What is surgery for stomach ulcers and peritonitis?
Surgery for peritonitis is to remove any part of your peritoneum that has been seriously damaged by the infection. The ruptured organ may be repaired and the abdominal cavity of blood and pus will be washed out.
Your surgeon will then treat the underlying cause, such as a perforated ulcer. Infected tissue, for example an abscess or a burst appendix, will be surgically removed and the abscess in your peritoneum can be drained with a needle.
Surgery for a bleeding ulcer:
Endoscopy is usually performed. This is a procedure that inserts an endoscope, which is a flexible tube with a camera and light on one end with instruments attached to it, through your mouth into your stomach. This is important to diagnose the bleeding ulcer and administer appropriate treatment to cure the ulcer. The bleeding ulcer can be stopped using a laser during endoscopy. Otherwise, a surgery known as a partial gastrectomy can be performed to remove part of your stomach.
Surgery for a perforated ulcer:
If the ulcer continues to grow so that it creates a hole in your stomach or intestinal wall, this is a perforated ulcer. Your surgeon will usually sew up the hole.
Peptic ulcer surgery:
This provides long-term relief of complications caused by your ulcer. It reduces the buildup of acid within your stomach, such that the formation of ulcers is prevented. Peptic ulcer surgery is usually performed if your ulcers do not heal, there is severe pain in your abdomen, excessive bleeding from the ulcer, obstruction of contents within your stomach and perforated ulcer leading to peritonitis. Peptic ulcer surgery can be done via partial gastrectomy, vagotomy or pyroplasty (see details below).
A laparotomy is a procedure which is performed by surgical incision into your abdominal cavity. It is done to examine your abdominal organs and help your surgeon diagnosed any problems. In many cases, the problem can be treated during laparotomy once it has been identified. In other cases, a second operation may be needed.
Why surgery for bleeding or perforated stomach ulcers?
Ulcers sometimes fail to heal despite treatment and cannot be controlled with medications. In these cases where the ulcer is difficult to heal with other methods of treatment, surgery is recommended to manage your condition.
Why surgery for peritonitis?
Major complications of peritonitis include:
- sepsis, which is when one or more organs are damaged by the infection or there is a significant reduction of blood supply to your organs and tissues
- septic shock, which is a dangerously low blood pressure that may lead to failure of vital organs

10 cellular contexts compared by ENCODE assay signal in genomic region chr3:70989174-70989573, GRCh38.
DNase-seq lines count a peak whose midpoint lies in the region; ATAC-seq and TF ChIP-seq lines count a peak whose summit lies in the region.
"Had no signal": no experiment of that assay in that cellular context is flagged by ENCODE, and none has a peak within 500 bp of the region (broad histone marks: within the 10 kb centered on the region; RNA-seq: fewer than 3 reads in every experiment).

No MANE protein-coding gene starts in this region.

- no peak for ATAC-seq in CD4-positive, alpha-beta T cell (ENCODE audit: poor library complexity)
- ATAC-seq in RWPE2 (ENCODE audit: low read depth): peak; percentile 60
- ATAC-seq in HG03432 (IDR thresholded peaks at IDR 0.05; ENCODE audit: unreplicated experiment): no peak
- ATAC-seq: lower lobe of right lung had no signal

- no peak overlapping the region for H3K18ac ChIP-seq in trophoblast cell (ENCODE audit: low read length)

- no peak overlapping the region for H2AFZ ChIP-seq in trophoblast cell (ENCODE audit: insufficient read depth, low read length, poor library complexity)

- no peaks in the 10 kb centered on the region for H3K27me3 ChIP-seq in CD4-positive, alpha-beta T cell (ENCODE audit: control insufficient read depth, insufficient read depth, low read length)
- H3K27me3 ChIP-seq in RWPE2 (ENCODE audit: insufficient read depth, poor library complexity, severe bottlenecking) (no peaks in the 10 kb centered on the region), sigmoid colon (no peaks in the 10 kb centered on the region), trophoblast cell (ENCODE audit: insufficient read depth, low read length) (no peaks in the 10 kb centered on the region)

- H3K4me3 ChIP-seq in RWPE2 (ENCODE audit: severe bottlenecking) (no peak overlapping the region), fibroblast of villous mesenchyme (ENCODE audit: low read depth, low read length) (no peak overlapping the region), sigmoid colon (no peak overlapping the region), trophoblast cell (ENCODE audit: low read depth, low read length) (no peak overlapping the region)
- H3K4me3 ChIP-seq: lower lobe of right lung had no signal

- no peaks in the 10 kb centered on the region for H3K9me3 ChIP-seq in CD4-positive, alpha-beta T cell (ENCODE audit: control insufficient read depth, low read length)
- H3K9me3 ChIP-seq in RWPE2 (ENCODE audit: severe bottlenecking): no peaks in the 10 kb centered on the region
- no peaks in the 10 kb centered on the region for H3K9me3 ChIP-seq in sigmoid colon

If left untreated, the infection may enter your bloodstream and this causes shock and may damage your other organs. In many cases of peritonitis, emergency surgery will be performed, especially if peritonitis has been caused by conditions such as a perforated stomach ulcer, appendicitis or diverticulitis. Prompt treatment for perforated ulcers and peritonitis is necessary to avoid potentially severe and fatal complications.
Surgery is the main mode of treatment and management for this life-threatening condition.
What to expect?
Before the procedure
- Stop all current medications as instructed by your doctor.
- Consume a healthy diet and take daily walks. This is to increase your endurance and help you recover faster after the surgery.
- Quit smoking and alcohol at least 24 hours prior to the procedure.
- You may be give bowel preparation to help you clear your intestines.
- Fast as instructed.
During the procedure
You will be given anaesthesia to enable you to fall asleep.
A tube will be passed through your nose into your stomach to prevent the accumulation of gastric juices within your stomach. This will be removed only when normal emptying of your stomach has resumed.
A tube drain is placed through your abdominal wall to prevent accumulation of blood or fluid. These tubes will be removed between two to seven days after the surgery.
During laparoscopy, a few incisions are made in your abdomen for the surgeon to operate on your abdomen.
A tiny camera is placed through one of the incisions. Your surgeon watches the video screen in the operating room to view your internal organs. This aids him in using the tools to operate on your abdomen.
Special surgical tools are placed through the other incisions.
Depending on which procedure is the most suitable for you, your surgeon may perform
- Vagatomy, where he or she selectively cuts one or more of the nerves to your stomach which stimulate acid production.
- Partial gastrectomy, which removes the part of your stomach that stimulate acid release. This keeps your acid levels down.
- Pyroplasty, to widen the base of your stomach so stomach contents may pass into it more easily.This can be done for obstructed gastric emptying as a result of inflammation or ulcer scarring.
These procedure may last for around an hour.
After the procedure
- The nurses will monitor and look after you in the recovery room.
- You may be discharged within a few days to a week.
- You may be placed on a liquid diet for the first two to three days. Consume liquid supplements high in nutrition such as Ensure and Ensure Plus. As you heal, gradually add semi-solid purees for the first two weeks and then solid foods back into your diet.
- Consume frequent, small meals throughout the day.
- You will feel some pain which can be controlled with painkillers. The level of your pain will decrease over time.
- You may feel weak and tired for the first few weeks after your surgery which is normal.
- You will be able to return to daily activities as you recover. This may take four to six weeks.
- Schedule a follow-up appointment with your doctor for removal of stitches in one to two weeks.